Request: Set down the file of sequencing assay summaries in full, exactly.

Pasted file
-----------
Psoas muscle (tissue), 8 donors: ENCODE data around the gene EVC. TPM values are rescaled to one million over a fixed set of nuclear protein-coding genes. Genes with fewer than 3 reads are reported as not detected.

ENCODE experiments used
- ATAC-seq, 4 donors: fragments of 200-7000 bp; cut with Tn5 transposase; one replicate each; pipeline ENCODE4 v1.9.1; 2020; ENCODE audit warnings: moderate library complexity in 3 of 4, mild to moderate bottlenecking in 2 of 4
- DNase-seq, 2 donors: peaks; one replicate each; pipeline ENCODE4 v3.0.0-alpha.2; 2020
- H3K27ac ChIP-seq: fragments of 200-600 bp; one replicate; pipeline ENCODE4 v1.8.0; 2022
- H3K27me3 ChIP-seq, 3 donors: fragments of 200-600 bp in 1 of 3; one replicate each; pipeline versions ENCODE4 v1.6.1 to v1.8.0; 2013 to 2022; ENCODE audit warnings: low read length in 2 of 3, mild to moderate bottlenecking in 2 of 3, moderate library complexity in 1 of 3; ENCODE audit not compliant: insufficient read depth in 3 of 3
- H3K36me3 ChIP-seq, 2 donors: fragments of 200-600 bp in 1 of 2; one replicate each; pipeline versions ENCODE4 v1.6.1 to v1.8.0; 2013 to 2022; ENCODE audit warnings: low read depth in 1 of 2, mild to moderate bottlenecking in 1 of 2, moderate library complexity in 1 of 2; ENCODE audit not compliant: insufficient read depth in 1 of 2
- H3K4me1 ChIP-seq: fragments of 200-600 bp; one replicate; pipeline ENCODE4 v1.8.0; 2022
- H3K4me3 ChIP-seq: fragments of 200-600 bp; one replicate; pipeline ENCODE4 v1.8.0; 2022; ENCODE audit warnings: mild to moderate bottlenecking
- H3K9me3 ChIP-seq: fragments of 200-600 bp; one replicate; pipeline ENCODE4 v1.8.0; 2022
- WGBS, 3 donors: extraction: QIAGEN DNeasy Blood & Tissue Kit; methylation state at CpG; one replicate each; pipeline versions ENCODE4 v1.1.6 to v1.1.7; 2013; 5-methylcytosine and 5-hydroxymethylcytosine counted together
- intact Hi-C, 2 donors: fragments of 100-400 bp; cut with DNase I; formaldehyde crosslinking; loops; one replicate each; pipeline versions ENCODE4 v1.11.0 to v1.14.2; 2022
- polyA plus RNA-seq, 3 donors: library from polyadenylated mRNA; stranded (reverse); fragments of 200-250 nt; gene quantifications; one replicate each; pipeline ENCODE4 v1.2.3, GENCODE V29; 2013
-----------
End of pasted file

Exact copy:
Psoas muscle (tissue), 8 donors: ENCODE data around the gene EVC. TPM values are rescaled to one million over a fixed set of nuclear protein-coding genes. Genes with fewer than 3 reads are reported as not detected.

ENCODE experiments used
- ATAC-seq, 4 donors: fragments of 200-7000 bp; cut with Tn5 transposase; one replicate each; pipeline ENCODE4 v1.9.1; 2020; ENCODE audit warnings: moderate library complexity in 3 of 4, mild to moderate bottlenecking in 2 of 4
- DNase-seq, 2 donors: peaks; one replicate each; pipeline ENCODE4 v3.0.0-alpha.2; 2020
- H3K27ac ChIP-seq: fragments of 200-600 bp; one replicate; pipeline ENCODE4 v1.8.0; 2022
- H3K27me3 ChIP-seq, 3 donors: fragments of 200-600 bp in 1 of 3; one replicate each; pipeline versions ENCODE4 v1.6.1 to v1.8.0; 2013 to 2022; ENCODE audit warnings: low read length in 2 of 3, mild to moderate bottlenecking in 2 of 3, moderate library complexity in 1 of 3; ENCODE audit not compliant: insufficient read depth in 3 of 3
- H3K36me3 ChIP-seq, 2 donors: fragments of 200-600 bp in 1 of 2; one replicate each; pipeline versions ENCODE4 v1.6.1 to v1.8.0; 2013 to 2022; ENCODE audit warnings: low read depth in 1 of 2, mild to moderate bottlenecking in 1 of 2, moderate library complexity in 1 of 2; ENCODE audit not compliant: insufficient read depth in 1 of 2
- H3K4me1 ChIP-seq: fragments of 200-600 bp; one replicate; pipeline ENCODE4 v1.8.0; 2022
- H3K4me3 ChIP-seq: fragments of 200-600 bp; one replicate; pipeline ENCODE4 v1.8.0; 2022; ENCODE audit warnings: mild to moderate bottlenecking
- H3K9me3 ChIP-seq: fragments of 200-600 bp; one replicate; pipeline ENCODE4 v1.8.0; 2022
- WGBS, 3 donors: extraction: QIAGEN DNeasy Blood & Tissue Kit; methylation state at CpG; one replicate each; pipeline versions ENCODE4 v1.1.6 to v1.1.7; 2013; 5-methylcytosine and 5-hydroxymethylcytosine counted together
- intact Hi-C, 2 donors: fragments of 100-400 bp; cut with DNase I; formaldehyde crosslinking; loops; one replicate each; pipeline versions ENCODE4 v1.11.0 to v1.14.2; 2022
- polyA plus RNA-seq, 3 donors: library from polyadenylated mRNA; stranded (reverse); fragments of 200-250 nt; gene quantifications; one replicate each; pipeline ENCODE4 v1.2.3, GENCODE V29; 2013